London Travel Blog› entry 14 of 34 › view all entries
Woke up early today and went to the Tate Modern. Why, oh why, did I go to a modern art museum when I despise modern art? Okay, despise may be a strong word... strongly dislike. I do genuinely like some modern artists--Dali, Pollock, Warhol. But a majority of modern art does not require the talent that Dali and Warhol (and kind of Pollock) have. In my opinion, a majority, though not all, of modern art falls under two distinct category, both equally disgusting and requiring absolutely no talent whatsoever. Besides the talent of bullshiting people into believing your piece of junk is art.
1 A solid blue canvas/white canvas with green stripe/yellow triangualar canvas/fill in anything of your choice. This huge, minimalist canvas clearly represents the emotions of the artists, particularly the oceans of his despair following the death of his father in post-Revolutionary Russia circa 1952.
2 This stick figure man with a mouth on his foot chomping on a purple palm tree made out of felt and feathers represents what it's like to live in a modern society where there's a pressure to maintain a positive body image while eating organically. There's a tension between the figure and the tree, representing the desire to seek out new types of food and the reservation of trying new things. Or basically, a crude, immature drawing that a three year old could do blindfolded. Or in other words a sloppy, nonsensical mess that doesn't even belong on my mom's fridge.
With this all being said, I come to a... piece of art... in the museum so moving, so inspiring, so incredibly modern, that I just had to write down its description in its entirety. And here it is, word for word. I couldn't make this up even if I tried.
In May 1961 Manzoni produced 90 cans of Artist's Shit, each meticulously numbered on the lid. Tate's work is number 004. A label, printed in Italian, English, French, and German, identifies the contents as 30g net freshly preserved excrement. Rather than simply leaving a trace of the artist's presence, like the vivid brushwork of an oil painting, Manzoni offers the viewer a real piece of himself. There is a lingering uncertainity as to whether or not the can does indeed contain Manzoni's feces, adding an additional level of irony to his subversive gesture.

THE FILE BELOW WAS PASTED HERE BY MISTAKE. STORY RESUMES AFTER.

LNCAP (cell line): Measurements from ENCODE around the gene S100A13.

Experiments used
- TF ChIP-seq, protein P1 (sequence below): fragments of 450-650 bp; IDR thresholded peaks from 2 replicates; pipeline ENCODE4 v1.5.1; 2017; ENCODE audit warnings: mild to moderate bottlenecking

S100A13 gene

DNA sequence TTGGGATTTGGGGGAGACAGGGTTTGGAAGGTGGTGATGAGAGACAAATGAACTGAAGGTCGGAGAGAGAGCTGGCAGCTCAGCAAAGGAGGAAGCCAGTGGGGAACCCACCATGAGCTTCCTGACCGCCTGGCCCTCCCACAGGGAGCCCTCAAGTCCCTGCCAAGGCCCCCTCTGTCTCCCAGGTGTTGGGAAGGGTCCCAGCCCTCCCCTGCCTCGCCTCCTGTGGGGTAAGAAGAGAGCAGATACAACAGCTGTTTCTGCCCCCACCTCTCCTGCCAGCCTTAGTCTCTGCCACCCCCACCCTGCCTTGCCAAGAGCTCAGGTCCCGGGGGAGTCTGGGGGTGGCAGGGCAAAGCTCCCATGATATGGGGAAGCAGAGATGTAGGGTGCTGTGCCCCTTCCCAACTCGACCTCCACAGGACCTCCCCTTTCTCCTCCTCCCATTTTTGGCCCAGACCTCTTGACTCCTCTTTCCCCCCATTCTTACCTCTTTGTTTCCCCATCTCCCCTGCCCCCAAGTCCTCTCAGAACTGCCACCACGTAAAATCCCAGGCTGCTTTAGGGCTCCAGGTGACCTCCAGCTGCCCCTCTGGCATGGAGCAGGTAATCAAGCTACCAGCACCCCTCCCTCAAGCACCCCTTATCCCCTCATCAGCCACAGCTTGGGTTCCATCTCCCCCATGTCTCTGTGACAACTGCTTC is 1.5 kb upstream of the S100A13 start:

So basically, we have shit in a can (or do we??? it's a mystery!!!). And it's called it art. That truly speaks for itself and the entire modern art movement.
Okay, moving on... the rest of my day was a complete waste. I thought I'd go to a park or do something in the afternoon but I wound up spending most of the day on the computer. I spent entirely too much writing a review of Avenue Q, which isn't even finished yet. It's the worst, too, because I know exactly what I want to say (I have very strong feelings about the show... that it was perfect in every single way) yet the words come out all mumbly jumbly. I can't translate the thoughts into words. Maybe tomorrow, with some fresh eyes, I'll be able to wrap it up.
So I watched Love Actually for the first time.
It was especially fun watching it in London (it's set here). There was a shot of the bridge by the Tate Modern and I was just there this morning. How cool is that?
I must say, the beginning of the movie really hit home for me. It talked about Heathrow Airport and basically how you're always in the presence of love there, be it families, girlfriends, boyfriends, friends reuniting.
It may be the greatest place to go if you want to see love, but it's also the worst place to go if you know you aren't going to experience any of your own.